I wrote over 10,000 words (not including journaling) while traveling last week,
and I officially can no longer shake the shocking thought: I want to be a writer.
More shocking, the next thought slides up in line: I am a writer.
And, so, here are some of those words that I wrote last week, an anthology of memories:
Ever since my first overseas experience, I have loved traveling. The long flights (excluding the inevitable sleepless tossing and turning and oh-my-goodness-the-pain- backaches), stuffy layovers that usually consist in me walking around the terminal over and over and over again, and the feeling of wanderlust that will not be quenched no matter how many frequent flyer miles I rack up… I love it.
But my favorite part, which doesn’t surprise me, is the food. First of all, let the record show—I love plane meals. Yes, I just admitted that. I love the square, never-know-what-you’re-gonna-get, microwaved meals. That doesn’t mean I always love the food itself, of course. But I do have a weird respect, which is just the flip side of love, for the the food that I’ve been served on many a dimly-lit aircraft.
Shoo, I’m glad that’s off my chest. I’m sure you’re cringing. Well, You have fun starving yourself and only eating peanuts on your next overnight flight. I’ll enjoy my meal over a nice French film about a horse farm (yes, it’s real and it’s gold).
But, by far, my favorite part of traveling is discovering the best places to eat while at the stopovers in between home and destination. I love finding the fanciest places, the hippest places, the ones that look high-end but are, relative to their counterparts outside the airport, not all that expensive. Or, maybe I just overlook the fact for the sheer adventure of it.
If I’m in a hurry, I’ll grab a sandwich. But it will be a weird sandwich. Brie and asparagus on baguette, anyone? It was a remarkable find in the Denver airport.
If I’m not, aesthetics and a menu with many good options is a go. Industrial lighting, steel, pipe-esque chairs, and breakfast all day alongside salads? Done, Kuala Lumpur. (I went for the salad and maybe I just haven’t had a decent salad in a year, or maybe it really was the best salad I’ve ever eaten. Also, the local drink recommended was a Teh Tarhik on ice. Sweet, sweet, southern-esque tea with milk for the win.)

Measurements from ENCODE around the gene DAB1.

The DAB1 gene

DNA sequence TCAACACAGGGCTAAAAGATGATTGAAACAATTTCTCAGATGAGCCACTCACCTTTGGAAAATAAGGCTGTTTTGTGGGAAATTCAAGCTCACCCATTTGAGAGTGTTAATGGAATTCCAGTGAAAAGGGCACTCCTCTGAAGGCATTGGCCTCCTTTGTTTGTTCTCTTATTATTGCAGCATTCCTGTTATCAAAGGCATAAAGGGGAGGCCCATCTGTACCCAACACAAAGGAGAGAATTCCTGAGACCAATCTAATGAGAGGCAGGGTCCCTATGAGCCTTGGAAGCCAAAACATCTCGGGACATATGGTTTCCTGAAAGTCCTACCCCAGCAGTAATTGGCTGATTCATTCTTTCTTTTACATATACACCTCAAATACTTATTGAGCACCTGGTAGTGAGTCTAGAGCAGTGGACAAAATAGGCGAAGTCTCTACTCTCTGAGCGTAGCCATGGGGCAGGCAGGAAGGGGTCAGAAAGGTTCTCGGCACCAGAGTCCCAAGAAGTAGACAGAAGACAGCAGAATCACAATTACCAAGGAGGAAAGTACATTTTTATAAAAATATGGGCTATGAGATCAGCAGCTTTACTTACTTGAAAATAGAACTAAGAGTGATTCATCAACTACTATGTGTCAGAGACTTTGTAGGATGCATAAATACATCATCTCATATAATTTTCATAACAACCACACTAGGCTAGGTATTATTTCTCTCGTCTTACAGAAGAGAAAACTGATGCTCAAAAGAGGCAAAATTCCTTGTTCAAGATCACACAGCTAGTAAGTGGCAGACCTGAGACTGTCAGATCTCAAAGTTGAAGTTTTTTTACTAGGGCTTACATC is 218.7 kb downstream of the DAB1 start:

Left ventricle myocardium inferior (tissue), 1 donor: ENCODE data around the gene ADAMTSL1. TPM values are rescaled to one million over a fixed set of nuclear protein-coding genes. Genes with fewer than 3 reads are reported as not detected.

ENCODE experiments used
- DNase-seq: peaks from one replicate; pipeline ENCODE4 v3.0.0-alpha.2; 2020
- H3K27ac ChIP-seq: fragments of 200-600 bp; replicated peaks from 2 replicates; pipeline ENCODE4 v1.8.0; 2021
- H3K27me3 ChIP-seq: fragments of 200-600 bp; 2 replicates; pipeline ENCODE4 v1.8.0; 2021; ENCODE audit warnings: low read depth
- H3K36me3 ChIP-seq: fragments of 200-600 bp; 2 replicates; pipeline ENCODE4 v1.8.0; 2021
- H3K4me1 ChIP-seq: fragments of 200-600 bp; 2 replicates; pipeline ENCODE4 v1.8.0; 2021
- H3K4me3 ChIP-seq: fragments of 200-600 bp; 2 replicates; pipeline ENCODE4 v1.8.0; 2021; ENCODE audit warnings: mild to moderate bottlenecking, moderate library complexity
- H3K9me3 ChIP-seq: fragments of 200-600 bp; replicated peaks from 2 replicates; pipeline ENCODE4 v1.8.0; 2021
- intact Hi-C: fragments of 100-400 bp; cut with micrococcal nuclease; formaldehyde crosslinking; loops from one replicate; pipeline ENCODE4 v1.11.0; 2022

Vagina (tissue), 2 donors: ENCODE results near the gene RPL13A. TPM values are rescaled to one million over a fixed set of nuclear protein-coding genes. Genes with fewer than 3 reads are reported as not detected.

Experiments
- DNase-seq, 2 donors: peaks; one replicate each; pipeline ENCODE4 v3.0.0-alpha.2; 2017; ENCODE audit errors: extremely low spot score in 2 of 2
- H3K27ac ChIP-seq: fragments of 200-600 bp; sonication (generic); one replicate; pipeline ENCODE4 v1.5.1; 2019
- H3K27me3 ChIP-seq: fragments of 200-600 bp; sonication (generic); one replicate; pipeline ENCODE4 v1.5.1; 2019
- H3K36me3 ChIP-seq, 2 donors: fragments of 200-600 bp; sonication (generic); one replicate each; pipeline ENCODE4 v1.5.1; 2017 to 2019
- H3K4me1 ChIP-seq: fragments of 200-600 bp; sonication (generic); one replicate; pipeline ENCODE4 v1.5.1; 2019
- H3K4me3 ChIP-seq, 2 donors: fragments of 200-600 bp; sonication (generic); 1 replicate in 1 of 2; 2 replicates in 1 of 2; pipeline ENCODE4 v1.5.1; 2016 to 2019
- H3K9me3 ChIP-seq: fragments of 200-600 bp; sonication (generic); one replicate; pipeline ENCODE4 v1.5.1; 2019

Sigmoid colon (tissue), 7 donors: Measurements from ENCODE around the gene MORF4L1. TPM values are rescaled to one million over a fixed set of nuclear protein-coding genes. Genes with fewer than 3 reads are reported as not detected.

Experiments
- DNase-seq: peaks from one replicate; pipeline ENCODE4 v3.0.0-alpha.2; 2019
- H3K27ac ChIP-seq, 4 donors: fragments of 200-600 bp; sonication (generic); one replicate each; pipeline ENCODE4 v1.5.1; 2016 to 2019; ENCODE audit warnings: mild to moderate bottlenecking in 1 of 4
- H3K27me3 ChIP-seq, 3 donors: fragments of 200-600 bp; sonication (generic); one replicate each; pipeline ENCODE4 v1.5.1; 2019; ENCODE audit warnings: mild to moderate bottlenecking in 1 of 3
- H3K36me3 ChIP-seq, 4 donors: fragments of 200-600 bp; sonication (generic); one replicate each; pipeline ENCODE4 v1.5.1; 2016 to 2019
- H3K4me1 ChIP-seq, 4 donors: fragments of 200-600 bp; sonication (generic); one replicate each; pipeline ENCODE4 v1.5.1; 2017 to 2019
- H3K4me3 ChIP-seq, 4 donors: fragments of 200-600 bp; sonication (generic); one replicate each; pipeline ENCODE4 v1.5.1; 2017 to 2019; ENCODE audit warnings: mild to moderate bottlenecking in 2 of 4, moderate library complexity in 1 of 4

Loving and living these days semi-permanently residing in another country makes me far easier to please in this realm of traveling food: I had McDonald’s for breakfast today.
But I cannot tell you how good that sausage mcmuffin tasted alongside a nice, crisp hash brown. When you haven’t had something in years (literally), you go for it & you go big. (It was called “the big breakfast combo”).
Going home at this point isn’t exactly an option when you sign a contract. But when the contract includes time to travel, you take it, and you visit new places and read a ton and don’t think about work for awhile and deal with the layovers. And, if you choose wisely, at least the food will be good.
On visiting the Tuol Sleng Genocide Museum & Memorial:
I stop at the end and sit, the humidity heavy. I am soaked in sweat and yet there is a hollow coldness in my stomach, churning, alive with grief for hurt never felt, pain never imagined before. It pulses with the rhythm of the requiem I begin to hear in my headset—a haunting melody with notes of hope as its gracious harmony. It’s beginning was dark, piercing as I glanced around again at all the buildings of death and remembered the pictures I had seen, the faces I cried over. Some with wide-eyed stares, daring me to forget them; others with slight smiles, not knowing what awaited them in this place. Lined up in room after room that barely two generations ago—my brothers’ generation—held the stench of death, the smell of stifling heat and the stripping away of all human dignity like the skin, taunt and tearing over iron shackles, hundreds of them lining again the wall.